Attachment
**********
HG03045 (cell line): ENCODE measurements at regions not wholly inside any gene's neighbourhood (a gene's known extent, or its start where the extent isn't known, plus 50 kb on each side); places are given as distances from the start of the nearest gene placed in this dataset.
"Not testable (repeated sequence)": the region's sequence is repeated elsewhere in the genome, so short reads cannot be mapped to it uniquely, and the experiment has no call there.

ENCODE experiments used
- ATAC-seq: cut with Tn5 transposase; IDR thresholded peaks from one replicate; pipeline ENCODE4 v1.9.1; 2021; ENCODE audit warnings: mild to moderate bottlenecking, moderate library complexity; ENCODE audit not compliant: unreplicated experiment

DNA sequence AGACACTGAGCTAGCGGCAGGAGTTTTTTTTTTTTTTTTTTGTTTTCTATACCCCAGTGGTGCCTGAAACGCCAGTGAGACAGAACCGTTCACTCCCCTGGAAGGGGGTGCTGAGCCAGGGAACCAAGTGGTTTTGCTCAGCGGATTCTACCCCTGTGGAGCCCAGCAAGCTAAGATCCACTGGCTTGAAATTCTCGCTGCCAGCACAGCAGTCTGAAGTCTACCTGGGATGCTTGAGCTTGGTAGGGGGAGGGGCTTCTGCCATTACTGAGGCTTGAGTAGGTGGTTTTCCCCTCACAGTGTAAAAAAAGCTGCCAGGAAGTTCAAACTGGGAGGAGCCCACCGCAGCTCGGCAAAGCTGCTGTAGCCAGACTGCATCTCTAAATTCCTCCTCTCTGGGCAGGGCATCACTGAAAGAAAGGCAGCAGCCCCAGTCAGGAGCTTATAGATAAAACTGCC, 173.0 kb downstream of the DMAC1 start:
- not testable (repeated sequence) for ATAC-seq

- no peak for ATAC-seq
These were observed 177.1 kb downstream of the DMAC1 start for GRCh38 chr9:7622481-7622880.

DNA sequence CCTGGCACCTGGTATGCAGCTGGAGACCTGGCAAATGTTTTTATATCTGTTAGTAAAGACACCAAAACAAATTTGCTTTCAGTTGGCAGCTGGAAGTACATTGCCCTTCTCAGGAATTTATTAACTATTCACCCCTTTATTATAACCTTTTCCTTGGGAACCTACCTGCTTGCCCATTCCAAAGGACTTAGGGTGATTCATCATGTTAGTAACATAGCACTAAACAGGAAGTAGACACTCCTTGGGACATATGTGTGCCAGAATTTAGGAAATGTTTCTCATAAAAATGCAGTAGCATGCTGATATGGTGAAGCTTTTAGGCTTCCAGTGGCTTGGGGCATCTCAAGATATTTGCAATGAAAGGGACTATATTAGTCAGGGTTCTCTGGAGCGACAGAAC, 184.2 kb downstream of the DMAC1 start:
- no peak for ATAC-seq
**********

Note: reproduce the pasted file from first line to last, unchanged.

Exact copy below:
HG03045 (cell line): ENCODE measurements at regions not wholly inside any gene's neighbourhood (a gene's known extent, or its start where the extent isn't known, plus 50 kb on each side); places are given as distances from the start of the nearest gene placed in this dataset.
"Not testable (repeated sequence)": the region's sequence is repeated elsewhere in the genome, so short reads cannot be mapped to it uniquely, and the experiment has no call there.

ENCODE experiments used
- ATAC-seq: cut with Tn5 transposase; IDR thresholded peaks from one replicate; pipeline ENCODE4 v1.9.1; 2021; ENCODE audit warnings: mild to moderate bottlenecking, moderate library complexity; ENCODE audit not compliant: unreplicated experiment

DNA sequence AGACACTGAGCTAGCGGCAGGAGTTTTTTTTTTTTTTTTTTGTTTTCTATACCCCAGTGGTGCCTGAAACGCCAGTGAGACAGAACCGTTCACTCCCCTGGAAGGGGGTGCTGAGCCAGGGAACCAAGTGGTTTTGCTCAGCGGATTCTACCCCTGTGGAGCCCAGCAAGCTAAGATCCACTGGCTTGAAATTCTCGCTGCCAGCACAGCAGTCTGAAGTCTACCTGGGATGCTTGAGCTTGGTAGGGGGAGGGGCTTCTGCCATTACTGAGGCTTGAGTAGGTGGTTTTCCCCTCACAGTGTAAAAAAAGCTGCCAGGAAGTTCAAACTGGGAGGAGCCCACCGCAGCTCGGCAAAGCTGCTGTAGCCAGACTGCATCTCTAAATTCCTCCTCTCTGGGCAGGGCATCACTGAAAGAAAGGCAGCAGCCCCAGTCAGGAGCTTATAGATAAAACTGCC, 173.0 kb downstream of the DMAC1 start:
- not testable (repeated sequence) for ATAC-seq

- no peak for ATAC-seq
These were observed 177.1 kb downstream of the DMAC1 start for GRCh38 chr9:7622481-7622880.

DNA sequence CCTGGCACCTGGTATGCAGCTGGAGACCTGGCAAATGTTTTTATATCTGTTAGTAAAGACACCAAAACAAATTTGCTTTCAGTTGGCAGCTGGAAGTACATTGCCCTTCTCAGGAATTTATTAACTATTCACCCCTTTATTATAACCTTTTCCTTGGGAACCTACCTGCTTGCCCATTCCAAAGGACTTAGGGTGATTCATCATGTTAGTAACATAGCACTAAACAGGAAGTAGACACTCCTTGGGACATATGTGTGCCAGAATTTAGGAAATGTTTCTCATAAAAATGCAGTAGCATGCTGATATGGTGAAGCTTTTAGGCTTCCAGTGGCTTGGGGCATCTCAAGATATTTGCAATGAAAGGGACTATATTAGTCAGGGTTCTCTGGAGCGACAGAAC, 184.2 kb downstream of the DMAC1 start:
- no peak for ATAC-seq